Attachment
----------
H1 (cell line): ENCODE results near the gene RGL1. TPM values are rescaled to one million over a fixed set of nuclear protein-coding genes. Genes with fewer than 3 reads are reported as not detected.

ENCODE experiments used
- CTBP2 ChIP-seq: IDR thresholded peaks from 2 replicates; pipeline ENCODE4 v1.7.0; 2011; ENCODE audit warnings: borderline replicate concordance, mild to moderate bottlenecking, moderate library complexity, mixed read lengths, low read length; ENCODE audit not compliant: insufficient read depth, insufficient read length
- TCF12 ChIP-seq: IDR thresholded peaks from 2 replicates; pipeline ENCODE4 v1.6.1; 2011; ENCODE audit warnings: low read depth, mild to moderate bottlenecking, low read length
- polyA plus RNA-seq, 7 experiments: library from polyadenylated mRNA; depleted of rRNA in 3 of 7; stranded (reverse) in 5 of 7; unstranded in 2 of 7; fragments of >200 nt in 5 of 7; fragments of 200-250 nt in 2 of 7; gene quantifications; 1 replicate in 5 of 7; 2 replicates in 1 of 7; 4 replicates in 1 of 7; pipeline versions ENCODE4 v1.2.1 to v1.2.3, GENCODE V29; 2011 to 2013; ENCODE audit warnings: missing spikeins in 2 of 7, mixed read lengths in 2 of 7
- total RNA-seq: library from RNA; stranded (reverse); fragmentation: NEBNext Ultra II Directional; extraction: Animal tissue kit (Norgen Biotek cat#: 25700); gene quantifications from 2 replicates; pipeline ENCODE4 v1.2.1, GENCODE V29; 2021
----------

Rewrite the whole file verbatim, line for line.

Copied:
H1 (cell line): ENCODE results near the gene RGL1. TPM values are rescaled to one million over a fixed set of nuclear protein-coding genes. Genes with fewer than 3 reads are reported as not detected.

ENCODE experiments used
- CTBP2 ChIP-seq: IDR thresholded peaks from 2 replicates; pipeline ENCODE4 v1.7.0; 2011; ENCODE audit warnings: borderline replicate concordance, mild to moderate bottlenecking, moderate library complexity, mixed read lengths, low read length; ENCODE audit not compliant: insufficient read depth, insufficient read length
- TCF12 ChIP-seq: IDR thresholded peaks from 2 replicates; pipeline ENCODE4 v1.6.1; 2011; ENCODE audit warnings: low read depth, mild to moderate bottlenecking, low read length
- polyA plus RNA-seq, 7 experiments: library from polyadenylated mRNA; depleted of rRNA in 3 of 7; stranded (reverse) in 5 of 7; unstranded in 2 of 7; fragments of >200 nt in 5 of 7; fragments of 200-250 nt in 2 of 7; gene quantifications; 1 replicate in 5 of 7; 2 replicates in 1 of 7; 4 replicates in 1 of 7; pipeline versions ENCODE4 v1.2.1 to v1.2.3, GENCODE V29; 2011 to 2013; ENCODE audit warnings: missing spikeins in 2 of 7, mixed read lengths in 2 of 7
- total RNA-seq: library from RNA; stranded (reverse); fragmentation: NEBNext Ultra II Directional; extraction: Animal tissue kit (Norgen Biotek cat#: 25700); gene quantifications from 2 replicates; pipeline ENCODE4 v1.2.1, GENCODE V29; 2021